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thatgirlallison08 at gmail dot com
I was discussing with a friend yesterday the act of having children. He said it was selfless, I disagreed. It’s an argument that a lot of people use for biologically procreating. Look: I’m not begrudging most of the human world for procreating or having the desire as it’s what we’re biologically programmed to do so there’s nothing wrong with that. I know people with kids and lots of my friends want kids. That’s totally cool! Great even! I’m just saying look at it for what it really is.
Calling it selfish has an immediately negative connotation, right? But why? Selfishness is acting out of self-interest, says my friend, but isn’t 95% of what we do every day out of self-interest? And who are you having a child for if not for your own self (and your partner)? You’re not having a child for your friends, or your boss, or the mailman, or the dude that sits at the end of the bar at your favorite pub every day. You’re doing it for yourself. And presumably so you can raise a child in the way you think is right (more self-interest) and impress your set of beliefs upon him or her (self-interest?).
If a person was really being selfless they would adopt one of the many of thousands (millions?) of children without homes. But most people make the (not bad or wrong but) selfish decision that they want a child from themselves who looks like them because anything but isn’t really their child.
And they call it a selfless decision.
I had two very wise people reinforce to me yesterday that when someone close to you is spiraling (addiction, codependence, etc.) the best thing - the only thing - you can do is let them spiral and hopefully they’ll hit the bottom and start to work things out. If not you go through life feeling like an enabler if you condone their behavior or they’ll be mad at you all the time for “shitting” on their dreams and happiness.
A friend once came to me for help because he thought he was an alcoholic (I 100% agreed). I referred him to another friend who’d been through (and is still going through) the sobering up after bottoming out and after one conversation he thought the whole AA thing was “weird” and asked that I never mention it again. He’s never gotten help and his behavior has only gotten more manic.
If I say anything, I’m being a “debbie downer” but I feel like I’m being super judgmental (in my own head) watching him continue on this path. I don’t like feeling like that and I’m not like that with any of my other friends. So, he’s a good friend, but I’m going to try to detach from him for a bit and let him do his thing. (No, he doesn’t read here. I don’t think he knows this blog exists.)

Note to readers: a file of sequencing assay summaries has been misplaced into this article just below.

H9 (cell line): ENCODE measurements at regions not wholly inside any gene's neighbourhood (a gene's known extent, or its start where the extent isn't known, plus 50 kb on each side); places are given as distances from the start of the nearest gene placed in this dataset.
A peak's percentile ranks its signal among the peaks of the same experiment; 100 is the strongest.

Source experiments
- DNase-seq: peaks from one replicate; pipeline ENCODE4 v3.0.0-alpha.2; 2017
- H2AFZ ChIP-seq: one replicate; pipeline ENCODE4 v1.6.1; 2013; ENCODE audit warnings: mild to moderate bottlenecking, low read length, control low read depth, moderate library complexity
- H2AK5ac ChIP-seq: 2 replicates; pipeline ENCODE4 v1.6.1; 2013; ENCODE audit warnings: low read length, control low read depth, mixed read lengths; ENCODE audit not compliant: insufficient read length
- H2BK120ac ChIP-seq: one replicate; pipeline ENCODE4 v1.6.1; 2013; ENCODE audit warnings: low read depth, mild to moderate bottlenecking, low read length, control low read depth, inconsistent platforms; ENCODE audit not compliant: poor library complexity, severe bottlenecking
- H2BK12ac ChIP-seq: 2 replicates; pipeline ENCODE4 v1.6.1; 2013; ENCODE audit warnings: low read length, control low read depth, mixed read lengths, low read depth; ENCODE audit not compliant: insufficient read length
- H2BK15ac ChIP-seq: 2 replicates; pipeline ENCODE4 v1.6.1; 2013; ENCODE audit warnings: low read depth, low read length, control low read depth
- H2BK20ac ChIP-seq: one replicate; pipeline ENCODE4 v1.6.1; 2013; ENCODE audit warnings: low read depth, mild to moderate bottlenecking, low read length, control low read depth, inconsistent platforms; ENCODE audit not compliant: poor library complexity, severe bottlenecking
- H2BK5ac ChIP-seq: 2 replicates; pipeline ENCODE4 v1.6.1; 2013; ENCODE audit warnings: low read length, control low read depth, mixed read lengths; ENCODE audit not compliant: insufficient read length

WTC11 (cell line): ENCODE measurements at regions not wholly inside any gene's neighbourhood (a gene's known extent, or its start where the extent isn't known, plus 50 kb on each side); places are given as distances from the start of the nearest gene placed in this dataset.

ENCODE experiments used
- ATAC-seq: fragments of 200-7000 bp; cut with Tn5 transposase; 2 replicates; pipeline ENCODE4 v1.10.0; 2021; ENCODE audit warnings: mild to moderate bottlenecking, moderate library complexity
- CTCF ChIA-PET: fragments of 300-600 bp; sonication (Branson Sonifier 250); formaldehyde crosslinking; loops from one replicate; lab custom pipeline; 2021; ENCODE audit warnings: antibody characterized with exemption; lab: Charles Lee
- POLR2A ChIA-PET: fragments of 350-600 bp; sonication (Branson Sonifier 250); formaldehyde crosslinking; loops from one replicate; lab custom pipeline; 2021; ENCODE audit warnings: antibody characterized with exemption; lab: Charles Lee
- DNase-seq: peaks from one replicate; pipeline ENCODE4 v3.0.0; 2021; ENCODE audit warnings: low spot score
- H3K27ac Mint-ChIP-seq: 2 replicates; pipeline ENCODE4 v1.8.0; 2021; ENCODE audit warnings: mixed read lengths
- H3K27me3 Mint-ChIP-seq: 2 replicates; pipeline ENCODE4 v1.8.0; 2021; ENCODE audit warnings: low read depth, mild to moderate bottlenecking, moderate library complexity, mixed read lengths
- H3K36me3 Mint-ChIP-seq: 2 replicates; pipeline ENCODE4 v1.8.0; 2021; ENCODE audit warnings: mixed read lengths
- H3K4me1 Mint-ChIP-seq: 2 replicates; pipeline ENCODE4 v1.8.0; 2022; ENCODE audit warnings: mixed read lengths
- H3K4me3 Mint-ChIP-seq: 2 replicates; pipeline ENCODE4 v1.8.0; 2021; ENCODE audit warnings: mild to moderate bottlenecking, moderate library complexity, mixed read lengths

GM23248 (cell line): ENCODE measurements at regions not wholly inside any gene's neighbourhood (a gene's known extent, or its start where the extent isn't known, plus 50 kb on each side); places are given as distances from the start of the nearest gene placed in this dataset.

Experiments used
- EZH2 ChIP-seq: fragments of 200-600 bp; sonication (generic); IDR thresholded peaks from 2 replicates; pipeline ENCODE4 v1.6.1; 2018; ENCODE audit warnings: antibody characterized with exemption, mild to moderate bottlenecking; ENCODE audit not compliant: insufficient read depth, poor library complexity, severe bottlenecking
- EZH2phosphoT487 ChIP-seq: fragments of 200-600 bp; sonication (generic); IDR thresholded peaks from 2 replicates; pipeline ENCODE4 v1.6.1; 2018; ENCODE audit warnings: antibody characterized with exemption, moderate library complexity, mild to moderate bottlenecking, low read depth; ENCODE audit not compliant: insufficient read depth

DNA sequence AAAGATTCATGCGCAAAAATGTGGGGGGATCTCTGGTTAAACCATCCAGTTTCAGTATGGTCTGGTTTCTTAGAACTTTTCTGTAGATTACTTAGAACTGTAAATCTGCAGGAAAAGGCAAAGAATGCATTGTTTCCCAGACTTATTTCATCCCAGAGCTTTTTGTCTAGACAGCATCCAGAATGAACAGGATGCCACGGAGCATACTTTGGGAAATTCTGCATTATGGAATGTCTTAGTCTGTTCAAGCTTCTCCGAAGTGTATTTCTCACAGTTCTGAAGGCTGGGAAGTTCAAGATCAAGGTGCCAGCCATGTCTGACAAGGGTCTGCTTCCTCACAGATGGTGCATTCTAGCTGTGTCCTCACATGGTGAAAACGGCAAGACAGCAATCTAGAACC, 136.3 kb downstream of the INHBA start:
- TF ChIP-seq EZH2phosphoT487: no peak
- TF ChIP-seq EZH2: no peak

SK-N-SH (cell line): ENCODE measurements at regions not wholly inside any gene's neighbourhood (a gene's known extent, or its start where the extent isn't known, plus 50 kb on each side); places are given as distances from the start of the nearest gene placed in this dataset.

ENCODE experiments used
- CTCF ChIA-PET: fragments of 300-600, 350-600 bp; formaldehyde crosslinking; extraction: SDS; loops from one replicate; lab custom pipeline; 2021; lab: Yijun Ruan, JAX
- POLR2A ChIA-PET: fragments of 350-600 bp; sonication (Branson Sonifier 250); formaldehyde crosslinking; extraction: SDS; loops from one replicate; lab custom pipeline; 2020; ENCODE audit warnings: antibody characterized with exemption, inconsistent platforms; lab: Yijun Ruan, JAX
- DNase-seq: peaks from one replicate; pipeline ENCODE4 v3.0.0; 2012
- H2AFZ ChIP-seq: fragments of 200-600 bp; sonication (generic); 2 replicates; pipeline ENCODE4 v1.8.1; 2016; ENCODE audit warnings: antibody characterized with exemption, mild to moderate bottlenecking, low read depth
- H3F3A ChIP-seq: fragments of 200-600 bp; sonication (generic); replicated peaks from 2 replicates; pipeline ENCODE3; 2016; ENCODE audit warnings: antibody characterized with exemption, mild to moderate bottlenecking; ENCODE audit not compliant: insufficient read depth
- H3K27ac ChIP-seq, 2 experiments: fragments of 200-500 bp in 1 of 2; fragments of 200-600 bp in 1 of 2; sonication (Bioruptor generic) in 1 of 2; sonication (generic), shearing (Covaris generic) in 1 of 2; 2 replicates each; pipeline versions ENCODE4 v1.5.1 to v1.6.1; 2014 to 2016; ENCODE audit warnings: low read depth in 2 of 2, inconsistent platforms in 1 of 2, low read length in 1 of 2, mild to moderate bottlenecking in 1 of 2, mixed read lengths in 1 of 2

Has anyone else ever been through this? I know the bottom for someone doesn’t have to necessarily happen soon but I’d be lying if I said I hope it does because I don’t want to not have him as a friend for long.
But then again, this isn’t about me.
When I asked my yoga teacher for advice recently, she said that twenty-eight is the year when you really realize you’re an adult and starting setting boundaries for yourself. You start living up to own expectations. The ones that make you happy. Because if you’re not happy, you can’t make anyone else happy either.
It was so nice to hear that. It was a nice reminder that I’m not living solely to make others happy. As selfish as it may sound, I’m here to make myself happy. Once that’s taken care of I will make those around me happy effortlessly.
To hear that it was okay to not worry myself about keeping others satisfied was a relief. Oh OK, so I’m not a horrible person for not caving to codependency.
I’m a pretty boundary-less (boundless?) person so setting them will be a challenge. But nothing in life that’s worth doing is easy. That’s at least what I hear.
So I wrote this a long time ago, but I think it’s still relevant because even though I’ve been out on three dates with one guy, I’m still cautious and learning that my happiness doesn’t depend on whether or not he (any guy, really) calls.
The number one thing I’ve learned about myself in my four months of not dating? I have a life. I’ve filled the last four months with dinners, friends, drinks, books, movies, LOTS of theatre, and other events. None of which required a having a boyfriend or even just a guy that I was casually dating. My social life hasn’t been lacking at all since not having a guy in my life. I hate to admit it, but when I’m dating someone I don’t make plans until I know what that other person is doing. My social life is scheduled around when I’m seeing the other person. This is not okay.
Life has also lacked the drama that comes about when you’re dating someone (at least when I’M dating someone). I’m not sure if I can date and not be dramatic, but I think I’m getting better at this.
After five months of not dating, I went on a date on Memorial Day weekend. It was really relaxed and a lot of fun. I didn’t over analyze anything and I didn’t even freak out when I wasn’t in constant contact with him the following week. We spoke, briefly, via text. I’m not stressing anything anymore. We went out two other times but I think whatever we had has pretty much fizzled. Onwards!
But that’s not to say that I’m looking for someone else to date. I’m kind of enjoying having fun with my friends right now. I’m not feeling the need to date a bunch of people. The male attention isn’t as validating as it used to be. That is a good thing.
I know, if I’m so happy, why do I feel the need to blog about it. I guess for posterity so if I ever fall back to the dark side, I can remind myself of this time.